The Lewis and Clark Expedition has excited
the imagination of Americans for almost two hundred years. President Thomas Jefferson
instructed the two United States Army officers to search for a water route though the
continent and learn as much as they could about the unknown interior. During their trek
from the Mississippi River to the Pacific coast and back again in 1803-1806, the
expeditionary force roughly paralleled the courses of the Snake and Columbia rivers. Their
journals describe a three-year journey of hardship and foul weather, particularly on the
Our journey, by contrast, was a delight, relaxing and
educational, and good weather all the way.
We boarded the M/V Sea Lion in
mid-May at Portland's Riverplace Marina on the Willamette River. The 152' ship,
constructed and registered in the United States, would be our home for the next week as we
followed in the wake of Lewis and Clark by ship, jet boat, and zodiac.
The ship's shallow draft and bow thrusters permit the Sea Lion to go where most
cruise ships turn back. Cabins are comfortable, and all are outside. Dress in the lounge
and dining room is informal, and all passengers can be accommodated in one seating at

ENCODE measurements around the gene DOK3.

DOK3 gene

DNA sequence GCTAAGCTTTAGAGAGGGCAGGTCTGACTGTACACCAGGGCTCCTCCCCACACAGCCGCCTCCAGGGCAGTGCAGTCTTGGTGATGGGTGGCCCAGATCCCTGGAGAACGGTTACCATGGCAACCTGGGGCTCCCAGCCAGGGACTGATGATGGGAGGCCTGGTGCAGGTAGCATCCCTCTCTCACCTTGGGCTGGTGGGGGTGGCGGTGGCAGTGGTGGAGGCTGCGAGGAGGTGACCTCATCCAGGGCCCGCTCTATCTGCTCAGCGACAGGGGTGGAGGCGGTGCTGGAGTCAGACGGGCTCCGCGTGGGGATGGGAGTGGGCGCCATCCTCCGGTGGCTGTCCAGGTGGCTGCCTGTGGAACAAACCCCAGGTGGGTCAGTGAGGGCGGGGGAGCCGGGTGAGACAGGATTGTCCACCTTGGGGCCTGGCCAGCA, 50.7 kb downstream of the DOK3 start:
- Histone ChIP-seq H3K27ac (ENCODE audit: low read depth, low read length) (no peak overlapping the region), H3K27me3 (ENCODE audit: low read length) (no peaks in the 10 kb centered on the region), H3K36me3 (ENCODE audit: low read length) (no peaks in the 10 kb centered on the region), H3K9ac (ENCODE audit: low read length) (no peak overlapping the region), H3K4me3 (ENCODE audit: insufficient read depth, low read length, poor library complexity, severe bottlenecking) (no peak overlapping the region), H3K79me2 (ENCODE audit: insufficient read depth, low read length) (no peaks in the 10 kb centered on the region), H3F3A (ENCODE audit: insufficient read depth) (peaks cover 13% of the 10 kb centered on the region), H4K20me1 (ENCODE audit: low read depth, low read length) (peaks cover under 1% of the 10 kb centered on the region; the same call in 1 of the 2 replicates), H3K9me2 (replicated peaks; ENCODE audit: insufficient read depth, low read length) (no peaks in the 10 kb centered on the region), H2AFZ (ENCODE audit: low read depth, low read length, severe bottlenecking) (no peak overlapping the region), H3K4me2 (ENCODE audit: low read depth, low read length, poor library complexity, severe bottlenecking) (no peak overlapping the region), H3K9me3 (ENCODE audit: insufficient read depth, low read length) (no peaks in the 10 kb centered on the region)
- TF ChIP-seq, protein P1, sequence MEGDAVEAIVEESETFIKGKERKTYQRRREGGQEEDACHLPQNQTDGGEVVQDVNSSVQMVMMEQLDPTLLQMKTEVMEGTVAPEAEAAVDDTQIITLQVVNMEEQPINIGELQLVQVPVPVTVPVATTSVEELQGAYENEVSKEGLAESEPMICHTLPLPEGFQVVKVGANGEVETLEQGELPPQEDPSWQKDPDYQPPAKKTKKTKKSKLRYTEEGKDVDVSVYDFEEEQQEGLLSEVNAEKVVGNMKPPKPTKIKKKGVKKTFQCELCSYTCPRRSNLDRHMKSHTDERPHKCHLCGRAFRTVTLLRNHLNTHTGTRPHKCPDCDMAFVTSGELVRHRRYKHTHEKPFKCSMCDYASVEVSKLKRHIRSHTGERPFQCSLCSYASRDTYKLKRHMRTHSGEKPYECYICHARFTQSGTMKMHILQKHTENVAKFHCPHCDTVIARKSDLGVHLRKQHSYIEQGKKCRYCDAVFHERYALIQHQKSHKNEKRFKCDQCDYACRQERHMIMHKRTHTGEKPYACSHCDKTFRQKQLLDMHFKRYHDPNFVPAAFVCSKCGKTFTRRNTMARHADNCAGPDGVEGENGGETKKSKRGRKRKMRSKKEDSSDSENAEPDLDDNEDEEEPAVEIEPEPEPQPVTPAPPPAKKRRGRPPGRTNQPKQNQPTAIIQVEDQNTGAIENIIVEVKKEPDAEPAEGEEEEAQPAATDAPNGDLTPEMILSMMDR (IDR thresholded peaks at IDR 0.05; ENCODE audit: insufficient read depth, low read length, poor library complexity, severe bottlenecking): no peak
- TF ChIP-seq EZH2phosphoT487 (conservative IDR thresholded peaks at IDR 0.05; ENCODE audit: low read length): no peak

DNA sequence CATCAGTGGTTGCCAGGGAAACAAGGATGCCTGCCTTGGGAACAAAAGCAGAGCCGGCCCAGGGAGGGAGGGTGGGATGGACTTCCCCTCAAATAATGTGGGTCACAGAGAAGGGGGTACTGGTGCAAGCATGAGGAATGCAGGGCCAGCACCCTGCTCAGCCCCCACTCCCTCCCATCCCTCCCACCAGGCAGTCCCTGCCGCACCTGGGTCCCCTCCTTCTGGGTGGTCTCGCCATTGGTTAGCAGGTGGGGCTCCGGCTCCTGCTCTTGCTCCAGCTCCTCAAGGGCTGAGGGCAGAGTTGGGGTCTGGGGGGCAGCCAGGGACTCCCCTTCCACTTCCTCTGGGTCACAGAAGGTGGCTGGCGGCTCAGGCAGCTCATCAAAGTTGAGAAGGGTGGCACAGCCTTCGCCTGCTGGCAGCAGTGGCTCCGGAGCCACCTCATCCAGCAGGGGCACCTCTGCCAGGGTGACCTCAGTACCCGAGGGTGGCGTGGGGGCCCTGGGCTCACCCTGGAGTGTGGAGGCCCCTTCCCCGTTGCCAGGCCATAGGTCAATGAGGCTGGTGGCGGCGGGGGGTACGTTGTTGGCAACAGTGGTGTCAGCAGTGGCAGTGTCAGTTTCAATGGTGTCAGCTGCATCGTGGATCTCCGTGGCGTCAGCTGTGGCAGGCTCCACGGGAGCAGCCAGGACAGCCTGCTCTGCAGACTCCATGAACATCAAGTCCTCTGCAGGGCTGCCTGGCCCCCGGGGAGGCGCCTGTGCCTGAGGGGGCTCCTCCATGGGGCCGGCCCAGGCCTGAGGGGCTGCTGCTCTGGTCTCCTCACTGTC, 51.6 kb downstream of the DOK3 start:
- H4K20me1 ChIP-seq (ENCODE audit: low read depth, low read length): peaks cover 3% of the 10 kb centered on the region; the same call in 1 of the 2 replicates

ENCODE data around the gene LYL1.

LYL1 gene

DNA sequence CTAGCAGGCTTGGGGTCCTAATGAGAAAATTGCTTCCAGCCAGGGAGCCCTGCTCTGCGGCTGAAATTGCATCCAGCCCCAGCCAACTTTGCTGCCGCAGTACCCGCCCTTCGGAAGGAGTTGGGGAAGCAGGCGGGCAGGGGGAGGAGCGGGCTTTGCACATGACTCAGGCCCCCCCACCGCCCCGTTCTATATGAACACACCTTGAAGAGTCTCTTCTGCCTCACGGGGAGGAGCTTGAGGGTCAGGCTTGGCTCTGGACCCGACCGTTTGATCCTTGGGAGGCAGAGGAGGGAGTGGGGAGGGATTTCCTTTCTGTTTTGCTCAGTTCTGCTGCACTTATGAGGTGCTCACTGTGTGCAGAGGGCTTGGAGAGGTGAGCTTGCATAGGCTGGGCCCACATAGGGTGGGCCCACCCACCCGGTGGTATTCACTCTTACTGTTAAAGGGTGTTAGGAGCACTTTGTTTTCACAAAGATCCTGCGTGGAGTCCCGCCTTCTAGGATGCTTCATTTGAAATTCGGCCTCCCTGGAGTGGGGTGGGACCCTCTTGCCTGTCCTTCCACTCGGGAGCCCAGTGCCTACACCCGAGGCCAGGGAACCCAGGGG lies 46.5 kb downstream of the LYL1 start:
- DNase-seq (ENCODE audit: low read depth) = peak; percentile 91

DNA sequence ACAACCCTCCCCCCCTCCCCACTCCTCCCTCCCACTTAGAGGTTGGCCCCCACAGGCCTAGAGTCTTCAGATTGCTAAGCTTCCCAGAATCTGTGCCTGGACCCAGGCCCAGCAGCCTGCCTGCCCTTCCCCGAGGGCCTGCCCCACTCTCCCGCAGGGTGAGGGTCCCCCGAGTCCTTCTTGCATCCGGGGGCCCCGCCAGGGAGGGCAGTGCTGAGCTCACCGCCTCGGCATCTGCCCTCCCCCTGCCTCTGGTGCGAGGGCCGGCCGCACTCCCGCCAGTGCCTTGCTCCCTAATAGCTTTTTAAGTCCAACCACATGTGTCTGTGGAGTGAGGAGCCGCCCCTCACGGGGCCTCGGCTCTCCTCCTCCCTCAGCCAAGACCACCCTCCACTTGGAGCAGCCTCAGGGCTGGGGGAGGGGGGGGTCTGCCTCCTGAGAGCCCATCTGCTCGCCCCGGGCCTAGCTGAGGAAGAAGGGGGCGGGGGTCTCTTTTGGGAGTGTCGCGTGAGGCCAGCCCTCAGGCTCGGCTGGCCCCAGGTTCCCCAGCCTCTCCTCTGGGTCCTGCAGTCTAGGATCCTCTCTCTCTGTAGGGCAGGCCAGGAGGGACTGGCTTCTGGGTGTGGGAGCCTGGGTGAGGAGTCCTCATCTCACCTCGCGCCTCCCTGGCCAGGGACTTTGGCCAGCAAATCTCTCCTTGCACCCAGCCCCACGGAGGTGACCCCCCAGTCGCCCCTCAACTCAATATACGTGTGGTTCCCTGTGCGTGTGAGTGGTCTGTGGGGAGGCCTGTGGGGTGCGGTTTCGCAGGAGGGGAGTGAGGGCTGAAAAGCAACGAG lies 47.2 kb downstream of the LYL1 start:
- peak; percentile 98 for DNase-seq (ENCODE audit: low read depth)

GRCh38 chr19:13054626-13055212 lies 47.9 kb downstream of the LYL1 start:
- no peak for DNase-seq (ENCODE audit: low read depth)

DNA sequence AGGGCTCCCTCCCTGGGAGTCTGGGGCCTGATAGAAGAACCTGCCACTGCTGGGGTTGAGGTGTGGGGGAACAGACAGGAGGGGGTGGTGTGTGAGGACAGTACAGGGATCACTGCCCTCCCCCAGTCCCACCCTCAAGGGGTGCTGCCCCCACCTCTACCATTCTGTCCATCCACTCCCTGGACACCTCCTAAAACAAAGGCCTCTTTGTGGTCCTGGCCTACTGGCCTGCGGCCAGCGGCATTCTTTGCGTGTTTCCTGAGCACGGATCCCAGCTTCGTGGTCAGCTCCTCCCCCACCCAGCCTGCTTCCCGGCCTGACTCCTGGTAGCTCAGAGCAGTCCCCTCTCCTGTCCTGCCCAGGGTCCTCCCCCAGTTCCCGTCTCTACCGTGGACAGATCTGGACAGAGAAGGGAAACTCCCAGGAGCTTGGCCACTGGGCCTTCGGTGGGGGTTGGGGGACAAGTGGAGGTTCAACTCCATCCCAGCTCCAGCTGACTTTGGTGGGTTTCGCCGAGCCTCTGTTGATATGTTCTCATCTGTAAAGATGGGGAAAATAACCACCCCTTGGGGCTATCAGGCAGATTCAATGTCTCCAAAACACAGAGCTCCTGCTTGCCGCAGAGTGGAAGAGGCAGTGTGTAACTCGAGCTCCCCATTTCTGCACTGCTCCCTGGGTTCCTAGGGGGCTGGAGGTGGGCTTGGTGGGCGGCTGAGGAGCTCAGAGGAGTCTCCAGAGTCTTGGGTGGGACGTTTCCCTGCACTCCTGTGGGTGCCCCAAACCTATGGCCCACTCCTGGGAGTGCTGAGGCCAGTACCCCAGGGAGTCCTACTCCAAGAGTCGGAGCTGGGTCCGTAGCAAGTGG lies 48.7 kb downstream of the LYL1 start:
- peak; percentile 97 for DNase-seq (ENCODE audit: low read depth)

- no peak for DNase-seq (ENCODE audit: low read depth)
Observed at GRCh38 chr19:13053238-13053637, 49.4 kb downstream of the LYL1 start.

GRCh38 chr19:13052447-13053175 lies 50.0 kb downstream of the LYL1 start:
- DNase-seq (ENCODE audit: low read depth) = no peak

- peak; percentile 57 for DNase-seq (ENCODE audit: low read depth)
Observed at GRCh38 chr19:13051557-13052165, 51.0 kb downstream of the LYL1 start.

Indicative of the nature of the cruise, the ship's staff included a historian, a
geologist, and a naturalist. No social director. During cruising, one or more of the staff
were always on deck, commenting and pointing out sights along the bank. They led walks
ashore as well.
As we cruised down the Willamette to its confluence with the Columbia, thence up the
latter, Carlos Schwantes, noted historian of Lewis and Clark and the Pacific
Northwest, presented an overview of the Lewis and Clark expedition, particularly pointing
out where our course would touch theirs. On the afternoon of the first day, we debarked
for a bus excursion, choosing between a visit to the Columbia Crest Winery or a birding
walk in the McNary Wildlife Refuge.
A few miles upstream from Portland is Bonneville Dam. From the dam to a point above the